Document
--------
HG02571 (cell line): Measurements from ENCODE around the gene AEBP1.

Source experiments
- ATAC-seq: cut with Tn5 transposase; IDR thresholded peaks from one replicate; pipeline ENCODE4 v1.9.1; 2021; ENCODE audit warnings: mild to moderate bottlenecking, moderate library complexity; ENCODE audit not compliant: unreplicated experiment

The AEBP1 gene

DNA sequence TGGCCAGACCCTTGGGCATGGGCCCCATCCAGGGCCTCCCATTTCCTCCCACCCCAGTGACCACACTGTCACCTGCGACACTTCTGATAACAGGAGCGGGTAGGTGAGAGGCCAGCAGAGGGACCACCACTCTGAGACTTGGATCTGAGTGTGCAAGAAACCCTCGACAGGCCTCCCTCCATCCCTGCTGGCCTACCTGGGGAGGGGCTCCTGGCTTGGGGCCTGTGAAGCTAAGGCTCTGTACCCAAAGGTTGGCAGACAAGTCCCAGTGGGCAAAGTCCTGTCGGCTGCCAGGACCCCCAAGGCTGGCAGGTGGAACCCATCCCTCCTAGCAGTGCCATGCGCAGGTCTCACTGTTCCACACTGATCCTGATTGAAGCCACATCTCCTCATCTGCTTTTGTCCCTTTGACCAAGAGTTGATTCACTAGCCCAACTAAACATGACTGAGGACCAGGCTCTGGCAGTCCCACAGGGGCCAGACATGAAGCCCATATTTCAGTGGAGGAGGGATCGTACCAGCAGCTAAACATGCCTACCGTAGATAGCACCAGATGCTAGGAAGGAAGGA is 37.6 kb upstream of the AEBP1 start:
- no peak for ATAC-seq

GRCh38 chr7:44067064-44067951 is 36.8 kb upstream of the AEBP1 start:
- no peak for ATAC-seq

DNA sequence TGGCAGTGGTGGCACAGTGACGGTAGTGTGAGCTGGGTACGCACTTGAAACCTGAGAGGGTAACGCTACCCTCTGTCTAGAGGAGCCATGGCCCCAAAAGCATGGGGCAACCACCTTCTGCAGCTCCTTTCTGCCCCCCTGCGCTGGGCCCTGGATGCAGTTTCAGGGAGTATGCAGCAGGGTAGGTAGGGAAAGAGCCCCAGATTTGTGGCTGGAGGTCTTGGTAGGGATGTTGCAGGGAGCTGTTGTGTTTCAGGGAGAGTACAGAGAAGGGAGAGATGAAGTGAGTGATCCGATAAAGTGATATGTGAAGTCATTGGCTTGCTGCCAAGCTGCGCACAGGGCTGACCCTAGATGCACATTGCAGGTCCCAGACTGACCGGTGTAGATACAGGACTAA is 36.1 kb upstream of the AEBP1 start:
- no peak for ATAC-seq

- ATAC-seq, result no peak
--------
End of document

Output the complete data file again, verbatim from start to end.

HG02571 (cell line): Measurements from ENCODE around the gene AEBP1.

Source experiments
- ATAC-seq: cut with Tn5 transposase; IDR thresholded peaks from one replicate; pipeline ENCODE4 v1.9.1; 2021; ENCODE audit warnings: mild to moderate bottlenecking, moderate library complexity; ENCODE audit not compliant: unreplicated experiment

The AEBP1 gene

DNA sequence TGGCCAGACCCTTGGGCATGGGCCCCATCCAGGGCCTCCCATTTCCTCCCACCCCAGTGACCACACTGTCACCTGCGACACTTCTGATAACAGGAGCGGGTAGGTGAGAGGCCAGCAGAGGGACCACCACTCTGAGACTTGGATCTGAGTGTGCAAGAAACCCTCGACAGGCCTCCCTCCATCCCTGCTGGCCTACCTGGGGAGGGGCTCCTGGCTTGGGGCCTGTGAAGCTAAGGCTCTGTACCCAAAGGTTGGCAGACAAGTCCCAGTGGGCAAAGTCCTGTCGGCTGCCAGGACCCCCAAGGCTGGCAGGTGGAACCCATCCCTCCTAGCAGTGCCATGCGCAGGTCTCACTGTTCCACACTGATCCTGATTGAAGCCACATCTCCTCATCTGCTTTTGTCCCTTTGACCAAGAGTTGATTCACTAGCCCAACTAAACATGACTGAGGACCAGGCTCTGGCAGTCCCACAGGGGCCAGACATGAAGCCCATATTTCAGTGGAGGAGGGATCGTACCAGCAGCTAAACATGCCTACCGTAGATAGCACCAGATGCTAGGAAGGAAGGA is 37.6 kb upstream of the AEBP1 start:
- no peak for ATAC-seq

GRCh38 chr7:44067064-44067951 is 36.8 kb upstream of the AEBP1 start:
- no peak for ATAC-seq

DNA sequence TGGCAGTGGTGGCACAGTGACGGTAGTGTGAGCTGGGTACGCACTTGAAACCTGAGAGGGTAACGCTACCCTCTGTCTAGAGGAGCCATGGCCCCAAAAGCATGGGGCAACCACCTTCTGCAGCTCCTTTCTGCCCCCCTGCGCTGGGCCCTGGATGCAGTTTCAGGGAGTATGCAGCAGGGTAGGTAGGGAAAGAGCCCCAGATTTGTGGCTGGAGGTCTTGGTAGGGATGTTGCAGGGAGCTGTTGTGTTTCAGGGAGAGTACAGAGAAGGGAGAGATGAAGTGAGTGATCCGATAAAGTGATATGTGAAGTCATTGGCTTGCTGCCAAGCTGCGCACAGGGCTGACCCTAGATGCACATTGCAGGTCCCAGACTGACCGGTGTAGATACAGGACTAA is 36.1 kb upstream of the AEBP1 start:
- no peak for ATAC-seq

- ATAC-seq, result no peak